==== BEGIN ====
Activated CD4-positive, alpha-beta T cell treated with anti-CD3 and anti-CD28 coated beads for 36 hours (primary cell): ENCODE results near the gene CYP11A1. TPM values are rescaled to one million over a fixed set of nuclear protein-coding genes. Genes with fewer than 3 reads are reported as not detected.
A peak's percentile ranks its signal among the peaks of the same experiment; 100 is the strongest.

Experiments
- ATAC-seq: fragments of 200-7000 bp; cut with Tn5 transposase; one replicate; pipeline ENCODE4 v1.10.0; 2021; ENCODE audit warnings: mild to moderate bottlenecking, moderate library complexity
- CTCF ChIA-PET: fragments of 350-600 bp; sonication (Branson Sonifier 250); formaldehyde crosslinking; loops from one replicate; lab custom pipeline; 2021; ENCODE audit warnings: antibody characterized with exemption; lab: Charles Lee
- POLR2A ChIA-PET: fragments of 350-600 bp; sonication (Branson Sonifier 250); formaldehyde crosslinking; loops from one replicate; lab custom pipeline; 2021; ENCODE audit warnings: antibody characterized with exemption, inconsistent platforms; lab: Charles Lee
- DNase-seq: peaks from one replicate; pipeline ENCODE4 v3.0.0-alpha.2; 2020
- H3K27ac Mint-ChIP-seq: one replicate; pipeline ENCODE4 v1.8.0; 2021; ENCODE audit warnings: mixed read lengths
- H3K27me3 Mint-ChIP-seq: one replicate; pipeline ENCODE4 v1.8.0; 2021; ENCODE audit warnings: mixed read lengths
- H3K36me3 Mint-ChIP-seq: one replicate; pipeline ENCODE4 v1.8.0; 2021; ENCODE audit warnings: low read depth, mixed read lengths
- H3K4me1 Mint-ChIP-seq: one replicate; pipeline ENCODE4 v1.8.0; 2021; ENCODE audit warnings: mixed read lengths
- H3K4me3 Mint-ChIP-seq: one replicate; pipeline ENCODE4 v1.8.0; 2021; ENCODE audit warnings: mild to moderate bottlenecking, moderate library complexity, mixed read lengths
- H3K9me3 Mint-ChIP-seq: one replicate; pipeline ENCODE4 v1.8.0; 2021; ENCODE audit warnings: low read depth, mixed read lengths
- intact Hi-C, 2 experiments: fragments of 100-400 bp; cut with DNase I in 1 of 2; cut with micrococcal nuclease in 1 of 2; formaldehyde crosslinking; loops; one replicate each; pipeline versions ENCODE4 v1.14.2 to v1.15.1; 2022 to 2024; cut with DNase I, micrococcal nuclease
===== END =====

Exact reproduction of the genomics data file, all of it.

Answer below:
Activated CD4-positive, alpha-beta T cell treated with anti-CD3 and anti-CD28 coated beads for 36 hours (primary cell): ENCODE results near the gene CYP11A1. TPM values are rescaled to one million over a fixed set of nuclear protein-coding genes. Genes with fewer than 3 reads are reported as not detected.
A peak's percentile ranks its signal among the peaks of the same experiment; 100 is the strongest.

Experiments
- ATAC-seq: fragments of 200-7000 bp; cut with Tn5 transposase; one replicate; pipeline ENCODE4 v1.10.0; 2021; ENCODE audit warnings: mild to moderate bottlenecking, moderate library complexity
- CTCF ChIA-PET: fragments of 350-600 bp; sonication (Branson Sonifier 250); formaldehyde crosslinking; loops from one replicate; lab custom pipeline; 2021; ENCODE audit warnings: antibody characterized with exemption; lab: Charles Lee
- POLR2A ChIA-PET: fragments of 350-600 bp; sonication (Branson Sonifier 250); formaldehyde crosslinking; loops from one replicate; lab custom pipeline; 2021; ENCODE audit warnings: antibody characterized with exemption, inconsistent platforms; lab: Charles Lee
- DNase-seq: peaks from one replicate; pipeline ENCODE4 v3.0.0-alpha.2; 2020
- H3K27ac Mint-ChIP-seq: one replicate; pipeline ENCODE4 v1.8.0; 2021; ENCODE audit warnings: mixed read lengths
- H3K27me3 Mint-ChIP-seq: one replicate; pipeline ENCODE4 v1.8.0; 2021; ENCODE audit warnings: mixed read lengths
- H3K36me3 Mint-ChIP-seq: one replicate; pipeline ENCODE4 v1.8.0; 2021; ENCODE audit warnings: low read depth, mixed read lengths
- H3K4me1 Mint-ChIP-seq: one replicate; pipeline ENCODE4 v1.8.0; 2021; ENCODE audit warnings: mixed read lengths
- H3K4me3 Mint-ChIP-seq: one replicate; pipeline ENCODE4 v1.8.0; 2021; ENCODE audit warnings: mild to moderate bottlenecking, moderate library complexity, mixed read lengths
- H3K9me3 Mint-ChIP-seq: one replicate; pipeline ENCODE4 v1.8.0; 2021; ENCODE audit warnings: low read depth, mixed read lengths
- intact Hi-C, 2 experiments: fragments of 100-400 bp; cut with DNase I in 1 of 2; cut with micrococcal nuclease in 1 of 2; formaldehyde crosslinking; loops; one replicate each; pipeline versions ENCODE4 v1.14.2 to v1.15.1; 2022 to 2024; cut with DNase I, micrococcal nuclease